11 comments:

Mama D said...

"I stand all amazed at the love Jesus offers me - confused at the grace that so fully he proffers me."

I am amazed and a bit confused at how completely He proffers the gift of grace. But I am eternally grateful for it, and for the opportunity to learn to accept His grace fully.

Thank you for posting this. I need to be reminded that I am already saved by His enabling grace, for He has bought and paid for me and my sins/weaknesses/sorrows. I will re-read this often. It will be like having one of our discussions!!

Patty said...

I really like this reminder- it reminds me of the talk about believing Christ, and not just believing in Him.
A lot of times I think that we as women have a disconnect from the doctrine of grace. We feel the pressure to be the best we can be (and even to be THE best, period) and we forget that even if we do attain our personal best it still wouldn't be good enough without the grace of Christ. It's so hard to let go of that part of us that wants to be able to control where we are going and how we're getting there. Isn't it easier to keep doing and doing and doing, than to take a step back, relax and trust in His grace to help us do what we need to?
Thank you for sharing your insights (again!!)

Rob & Crys said...

Thanks, Ray I need to read that. It is what Rob keeps trying to tell me.

ANTSYLLI said...

"(Even) after all we can do, it is (still) by grace that we are saved." I loved this rephasing. It really did help me understand this vital principle of the gospel better. Thanks for your insight. You continue to inspire me. Every time I read your blog, I am reminded of something important.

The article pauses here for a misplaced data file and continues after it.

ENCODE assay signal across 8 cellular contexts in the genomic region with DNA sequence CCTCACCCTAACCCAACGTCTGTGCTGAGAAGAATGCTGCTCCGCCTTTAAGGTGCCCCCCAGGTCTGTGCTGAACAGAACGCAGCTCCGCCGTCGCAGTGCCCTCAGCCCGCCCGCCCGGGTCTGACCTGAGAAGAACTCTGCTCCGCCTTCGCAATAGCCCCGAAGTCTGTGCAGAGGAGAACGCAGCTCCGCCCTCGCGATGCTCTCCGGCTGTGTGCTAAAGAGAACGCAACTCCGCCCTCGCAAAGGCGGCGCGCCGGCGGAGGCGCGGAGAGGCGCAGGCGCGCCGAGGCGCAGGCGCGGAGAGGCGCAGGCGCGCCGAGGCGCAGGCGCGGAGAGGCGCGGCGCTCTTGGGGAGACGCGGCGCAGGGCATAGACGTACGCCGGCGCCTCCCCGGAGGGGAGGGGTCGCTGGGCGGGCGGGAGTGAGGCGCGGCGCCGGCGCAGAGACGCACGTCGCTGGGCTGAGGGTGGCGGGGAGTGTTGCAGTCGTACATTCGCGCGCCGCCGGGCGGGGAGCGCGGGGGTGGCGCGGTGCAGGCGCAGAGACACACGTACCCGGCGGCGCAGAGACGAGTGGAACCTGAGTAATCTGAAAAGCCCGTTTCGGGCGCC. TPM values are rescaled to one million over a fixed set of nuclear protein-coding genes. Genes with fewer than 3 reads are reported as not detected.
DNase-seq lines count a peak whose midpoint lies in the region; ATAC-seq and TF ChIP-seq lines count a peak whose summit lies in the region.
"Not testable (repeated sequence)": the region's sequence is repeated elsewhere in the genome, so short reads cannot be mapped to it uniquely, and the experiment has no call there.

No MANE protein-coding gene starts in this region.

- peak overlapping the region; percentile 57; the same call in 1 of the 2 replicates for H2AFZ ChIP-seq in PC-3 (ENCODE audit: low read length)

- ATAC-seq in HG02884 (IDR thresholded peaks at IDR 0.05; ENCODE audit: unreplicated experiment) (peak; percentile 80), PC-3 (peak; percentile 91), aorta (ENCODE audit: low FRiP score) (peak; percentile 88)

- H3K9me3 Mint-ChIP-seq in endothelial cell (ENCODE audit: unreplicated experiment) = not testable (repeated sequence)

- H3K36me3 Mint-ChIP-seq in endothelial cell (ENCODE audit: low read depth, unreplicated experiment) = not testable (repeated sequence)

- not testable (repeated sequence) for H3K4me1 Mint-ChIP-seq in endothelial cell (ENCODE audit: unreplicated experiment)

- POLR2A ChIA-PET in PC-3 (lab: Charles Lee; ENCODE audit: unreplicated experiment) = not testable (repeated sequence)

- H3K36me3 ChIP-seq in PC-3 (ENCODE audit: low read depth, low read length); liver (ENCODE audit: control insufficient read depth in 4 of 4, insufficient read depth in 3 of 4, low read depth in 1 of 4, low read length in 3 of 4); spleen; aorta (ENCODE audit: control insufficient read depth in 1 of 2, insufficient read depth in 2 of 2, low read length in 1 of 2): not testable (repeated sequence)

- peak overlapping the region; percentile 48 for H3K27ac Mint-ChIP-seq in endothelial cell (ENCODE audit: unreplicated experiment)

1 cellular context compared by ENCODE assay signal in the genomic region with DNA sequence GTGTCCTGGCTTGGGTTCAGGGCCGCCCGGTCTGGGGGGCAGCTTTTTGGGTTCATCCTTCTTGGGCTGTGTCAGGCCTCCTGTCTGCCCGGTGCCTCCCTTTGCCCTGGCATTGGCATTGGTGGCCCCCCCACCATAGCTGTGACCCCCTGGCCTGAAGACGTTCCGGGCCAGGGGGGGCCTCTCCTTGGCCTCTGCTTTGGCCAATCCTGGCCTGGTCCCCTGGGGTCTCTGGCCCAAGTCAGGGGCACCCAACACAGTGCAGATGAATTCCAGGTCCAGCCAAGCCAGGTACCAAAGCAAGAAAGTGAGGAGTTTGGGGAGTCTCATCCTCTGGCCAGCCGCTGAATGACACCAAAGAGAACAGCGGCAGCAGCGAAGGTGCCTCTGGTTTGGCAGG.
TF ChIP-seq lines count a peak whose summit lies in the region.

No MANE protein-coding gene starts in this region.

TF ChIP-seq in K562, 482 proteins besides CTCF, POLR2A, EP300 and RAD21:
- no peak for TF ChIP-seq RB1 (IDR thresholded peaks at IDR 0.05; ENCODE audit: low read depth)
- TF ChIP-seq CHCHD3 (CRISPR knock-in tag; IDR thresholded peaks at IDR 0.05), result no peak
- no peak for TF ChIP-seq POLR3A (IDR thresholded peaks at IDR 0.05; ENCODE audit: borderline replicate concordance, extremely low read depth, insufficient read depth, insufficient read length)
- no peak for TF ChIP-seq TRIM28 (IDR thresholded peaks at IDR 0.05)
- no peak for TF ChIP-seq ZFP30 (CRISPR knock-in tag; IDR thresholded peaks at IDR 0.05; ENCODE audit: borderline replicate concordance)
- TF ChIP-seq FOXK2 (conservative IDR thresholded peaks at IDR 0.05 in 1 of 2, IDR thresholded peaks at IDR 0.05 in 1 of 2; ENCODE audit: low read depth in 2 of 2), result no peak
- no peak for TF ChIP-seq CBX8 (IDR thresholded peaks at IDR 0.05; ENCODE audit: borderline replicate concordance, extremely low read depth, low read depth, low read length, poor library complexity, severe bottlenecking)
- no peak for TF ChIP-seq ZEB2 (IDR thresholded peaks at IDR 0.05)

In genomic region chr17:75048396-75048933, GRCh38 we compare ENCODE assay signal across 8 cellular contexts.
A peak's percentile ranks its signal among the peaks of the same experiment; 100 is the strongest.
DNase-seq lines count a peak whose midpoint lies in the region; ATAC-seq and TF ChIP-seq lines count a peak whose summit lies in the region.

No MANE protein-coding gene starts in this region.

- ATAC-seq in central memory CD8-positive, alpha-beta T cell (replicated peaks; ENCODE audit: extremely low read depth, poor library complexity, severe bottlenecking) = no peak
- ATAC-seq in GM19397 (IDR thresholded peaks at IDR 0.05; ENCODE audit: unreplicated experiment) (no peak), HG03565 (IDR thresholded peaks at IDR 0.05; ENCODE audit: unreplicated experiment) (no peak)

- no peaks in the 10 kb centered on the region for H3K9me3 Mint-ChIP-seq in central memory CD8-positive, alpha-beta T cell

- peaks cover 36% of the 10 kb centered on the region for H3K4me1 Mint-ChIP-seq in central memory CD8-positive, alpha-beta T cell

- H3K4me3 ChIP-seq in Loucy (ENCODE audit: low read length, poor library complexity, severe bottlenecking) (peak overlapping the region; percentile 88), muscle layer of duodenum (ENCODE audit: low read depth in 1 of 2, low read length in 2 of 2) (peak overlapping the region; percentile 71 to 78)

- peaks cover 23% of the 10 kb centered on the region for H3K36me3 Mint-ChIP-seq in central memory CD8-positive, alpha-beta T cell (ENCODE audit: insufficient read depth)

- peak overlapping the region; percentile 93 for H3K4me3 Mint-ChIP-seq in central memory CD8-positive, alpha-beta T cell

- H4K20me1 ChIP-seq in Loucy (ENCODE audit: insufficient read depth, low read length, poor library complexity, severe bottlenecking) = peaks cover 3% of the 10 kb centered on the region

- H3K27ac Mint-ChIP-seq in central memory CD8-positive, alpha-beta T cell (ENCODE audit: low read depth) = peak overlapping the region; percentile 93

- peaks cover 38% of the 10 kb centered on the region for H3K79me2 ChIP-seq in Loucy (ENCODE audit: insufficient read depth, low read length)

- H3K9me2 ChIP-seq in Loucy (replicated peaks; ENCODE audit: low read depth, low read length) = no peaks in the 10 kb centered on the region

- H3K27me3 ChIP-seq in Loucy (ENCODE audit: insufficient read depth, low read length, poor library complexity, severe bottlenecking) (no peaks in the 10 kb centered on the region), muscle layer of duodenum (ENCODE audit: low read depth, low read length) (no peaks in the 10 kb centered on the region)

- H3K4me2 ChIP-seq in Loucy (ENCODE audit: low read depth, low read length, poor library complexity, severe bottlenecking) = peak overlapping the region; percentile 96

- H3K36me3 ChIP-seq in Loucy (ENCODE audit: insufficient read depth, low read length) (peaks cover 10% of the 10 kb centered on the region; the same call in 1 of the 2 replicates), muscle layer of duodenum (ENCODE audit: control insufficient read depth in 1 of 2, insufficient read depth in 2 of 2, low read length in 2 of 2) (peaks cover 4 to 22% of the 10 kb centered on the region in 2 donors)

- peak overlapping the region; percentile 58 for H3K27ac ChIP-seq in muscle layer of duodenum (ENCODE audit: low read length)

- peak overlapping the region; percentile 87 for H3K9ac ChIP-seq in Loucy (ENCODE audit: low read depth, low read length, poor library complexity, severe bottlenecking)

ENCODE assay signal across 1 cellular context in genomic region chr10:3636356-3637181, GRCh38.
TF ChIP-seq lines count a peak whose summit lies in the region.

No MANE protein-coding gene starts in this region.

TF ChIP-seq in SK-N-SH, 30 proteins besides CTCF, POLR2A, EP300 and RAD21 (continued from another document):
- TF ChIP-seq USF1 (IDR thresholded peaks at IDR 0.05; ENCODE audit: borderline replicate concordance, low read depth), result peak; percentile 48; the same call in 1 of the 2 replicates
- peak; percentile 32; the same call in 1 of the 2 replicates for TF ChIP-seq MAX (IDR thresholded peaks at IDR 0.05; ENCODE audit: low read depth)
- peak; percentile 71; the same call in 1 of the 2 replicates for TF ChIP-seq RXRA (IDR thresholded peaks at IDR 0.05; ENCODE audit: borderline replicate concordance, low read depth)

m&m said...

And it's His grace that helps us do all we can do, too. :)

Papa D said...

Amen, m&m.

(Now I have to untie my tongue.)

lurkgirl said...

"Many people believe that this means we are only saved if we do all that we can do - if we obey every commandment to the best of our ability. That simply isn't in line with the rest of our scriptures and, more importantly, it leads to unnecessary stress and anxiety about whether or not "I am doing enough." I see this all the time in my discussions with Mama and as I listen to and read the blogs of many women, especially. Rather than seeing the grace of God as a freeing, enabling gift that already has been given, they often internalize it as a reward dangling enticingly in front of them, ready to be withdrawn if they screw up too badly and fail to repent immediately."

Yes, it has often been my impression (going on relatively little) that many LDS interpret and internalize this scripture in precisely the way you describe. So to what extent would you say my impression is correct? That is, would you say that in fact MOST LDS emphasize the "doing" over the grace in their day to day lives? Or is it just women? If so, why is that, and what's the solution? How can leaders emphasize grace without appearing to undermine the importance of doing all we can do? (Or do you think the "doing" should be undermined a little bit?)